Study: Regular Exercise Can Lower Risk Of Premature Death
Posted August 25, 2005
RALEIGH, N.C. — Exercise capacity is a number that represents your fitness level related to your age. A study shows women with an exercise capacity below their age group are at higher risk of premature death.
It is not important to know your number, but it is important to make exercise a habit. Exercise was not always a habit for 30-year-old Leigh Ann Woodall.
"I got fat after I had my baby. I said, 'I'm never going to be fat,' so I started exercising," she said.
Motherhood motivated Woodall, while grandmotherhood inspired Margaret Hunter.
"I want to be able to play with my grandchildren and have fun and keep up with them," participant Margaret Hunter said.
A recent study shows both may also enjoy a longer life with their family if they maintain a good fitness level as they age. Researchers found women with a low exercise capacity for their age are at higher risk of premature death.
Excess weight, high blood pressure and high cholesterol also play a major role in premature death, but regular exercise has a way of improving all those numbers. Plus, it is never too late to start.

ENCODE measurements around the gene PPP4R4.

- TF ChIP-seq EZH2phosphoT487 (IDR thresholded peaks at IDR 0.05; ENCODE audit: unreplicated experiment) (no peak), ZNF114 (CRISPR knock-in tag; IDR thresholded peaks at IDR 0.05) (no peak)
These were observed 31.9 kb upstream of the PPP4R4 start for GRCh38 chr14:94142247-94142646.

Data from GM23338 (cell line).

"It typically takes about three months to reach a moderate fitness level, and then you just want to maintain that," exercise physiologist Jill Johnson said.
The American College of Sports Medicine recommends at least 150 minutes of moderate exercise per week to maintain fitness. It could add years to their lives.
"My dad is 70 years old and he still runs five miles a day, so I hope when I'm 70, I'll be able to do that," Woodall said.
"You know you just want to be able to do and live a normal active life for as long as you can," Hunter said.
The study out of NorthWestern Memorial Hospital in Chicago recommends doctors monitor a patient's exercise capacity, just like they check their blood pressure and cholesterol. It is a risk factor that can be improved with a change in lifestyle.